A trio of infant planets have been found around a young star using the Atacama Large Millimeter/submillimeter Array (ALMA).


These are the first planets that have been found using ALMA, and they were uncovered by using a new technique which searches for unusual patterns in the ring of dust that surrounds the star known as a protoplanetary disc.

“Measuring the flow of gas within a protoplanetary disc gives us much more certainty that planets are present around a young star,” says Christophe Pinte of Monash University in Australia.

“This technique offers a promising new direction to understand how planetary systems form.”

Pinte lead one of two teams which analysed observations of the star HD 163296 and its surrounding protoplanetary disc.

HD163296 is a youthful four million years old (the Sun is 1,000 times that age) but with a mass twice that of our star.

The two teams looked at the carbon monoxide in the protoplanetary disc, searching for the subtle disturbances caused by a massive object, such as a planet, passing through.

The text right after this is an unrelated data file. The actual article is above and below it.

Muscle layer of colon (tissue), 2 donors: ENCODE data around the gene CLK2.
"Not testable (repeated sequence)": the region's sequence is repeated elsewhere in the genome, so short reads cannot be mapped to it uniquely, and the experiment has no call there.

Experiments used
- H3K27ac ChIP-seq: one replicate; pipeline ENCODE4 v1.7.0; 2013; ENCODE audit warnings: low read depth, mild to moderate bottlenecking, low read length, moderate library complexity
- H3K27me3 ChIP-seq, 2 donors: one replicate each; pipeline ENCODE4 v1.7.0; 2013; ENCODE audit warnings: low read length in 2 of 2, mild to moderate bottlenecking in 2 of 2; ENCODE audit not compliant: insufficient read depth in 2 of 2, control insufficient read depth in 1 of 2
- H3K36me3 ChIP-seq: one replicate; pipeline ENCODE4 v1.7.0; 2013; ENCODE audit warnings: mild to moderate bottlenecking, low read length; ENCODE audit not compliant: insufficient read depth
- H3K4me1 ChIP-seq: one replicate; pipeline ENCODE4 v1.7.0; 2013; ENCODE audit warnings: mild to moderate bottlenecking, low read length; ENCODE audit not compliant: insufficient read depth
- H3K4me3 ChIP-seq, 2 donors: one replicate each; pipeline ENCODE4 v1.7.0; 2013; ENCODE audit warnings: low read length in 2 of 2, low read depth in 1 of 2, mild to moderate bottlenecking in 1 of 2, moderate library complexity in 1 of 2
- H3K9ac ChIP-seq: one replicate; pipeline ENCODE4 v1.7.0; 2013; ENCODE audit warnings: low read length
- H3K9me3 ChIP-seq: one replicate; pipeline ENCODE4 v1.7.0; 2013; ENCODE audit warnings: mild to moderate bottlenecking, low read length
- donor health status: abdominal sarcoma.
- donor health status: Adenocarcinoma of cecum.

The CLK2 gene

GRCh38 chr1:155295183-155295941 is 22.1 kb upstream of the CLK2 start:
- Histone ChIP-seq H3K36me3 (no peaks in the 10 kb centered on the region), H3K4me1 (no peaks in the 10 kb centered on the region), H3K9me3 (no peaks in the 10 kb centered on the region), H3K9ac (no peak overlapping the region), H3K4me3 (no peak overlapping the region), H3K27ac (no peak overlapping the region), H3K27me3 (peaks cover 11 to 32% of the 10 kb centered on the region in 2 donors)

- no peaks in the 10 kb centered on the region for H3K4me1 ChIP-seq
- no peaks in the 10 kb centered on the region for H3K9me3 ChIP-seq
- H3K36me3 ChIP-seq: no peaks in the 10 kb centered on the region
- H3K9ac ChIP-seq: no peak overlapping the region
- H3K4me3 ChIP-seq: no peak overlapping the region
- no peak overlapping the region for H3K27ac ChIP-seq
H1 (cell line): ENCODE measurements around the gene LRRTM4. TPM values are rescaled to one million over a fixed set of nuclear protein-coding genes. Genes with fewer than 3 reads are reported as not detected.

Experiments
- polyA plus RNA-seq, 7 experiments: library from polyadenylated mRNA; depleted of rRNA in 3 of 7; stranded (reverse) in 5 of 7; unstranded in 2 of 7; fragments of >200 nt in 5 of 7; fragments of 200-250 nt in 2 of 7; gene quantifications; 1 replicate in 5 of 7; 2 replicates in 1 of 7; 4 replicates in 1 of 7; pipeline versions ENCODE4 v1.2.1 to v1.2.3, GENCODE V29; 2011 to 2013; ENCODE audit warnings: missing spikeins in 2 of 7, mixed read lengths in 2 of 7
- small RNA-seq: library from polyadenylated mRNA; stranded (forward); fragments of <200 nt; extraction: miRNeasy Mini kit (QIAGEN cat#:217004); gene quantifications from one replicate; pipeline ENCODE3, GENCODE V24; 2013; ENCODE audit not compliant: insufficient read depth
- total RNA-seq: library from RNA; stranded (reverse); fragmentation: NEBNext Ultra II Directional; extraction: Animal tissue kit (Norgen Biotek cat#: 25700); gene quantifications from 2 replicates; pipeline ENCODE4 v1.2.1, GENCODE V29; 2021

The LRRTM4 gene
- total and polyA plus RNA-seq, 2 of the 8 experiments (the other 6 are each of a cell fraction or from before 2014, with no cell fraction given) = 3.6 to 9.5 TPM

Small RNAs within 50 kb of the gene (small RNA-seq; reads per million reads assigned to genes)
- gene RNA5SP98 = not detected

This technique uncovered several rings of concentric circles in the disc, gaps in the gas which could have been caused by planets.

Previous studies of the system had also seen gaps in the dust in the same place lending even more weight to the discovery.

Teague’s team found two gaps in the gas around 12 billion and 21 billion km from the star (around 80 and 140 times the Earth-Sun distance), while Pinte’s group identified a potential planet at 39 billion km (260 times the Earth-Sun distance).


“This entirely new approach could uncover some of the youngest planets in our galaxy, all thanks to the high-resolution images from ALMA,” says Richard Teague from the University of Michigan.


Elizabeth Pearson
Ezzy PearsonScience journalist

Ezzy Pearson is the Features Editor of BBC Sky at Night Magazine. Her first book about the history of robotic planetary landers is out now from The History Press.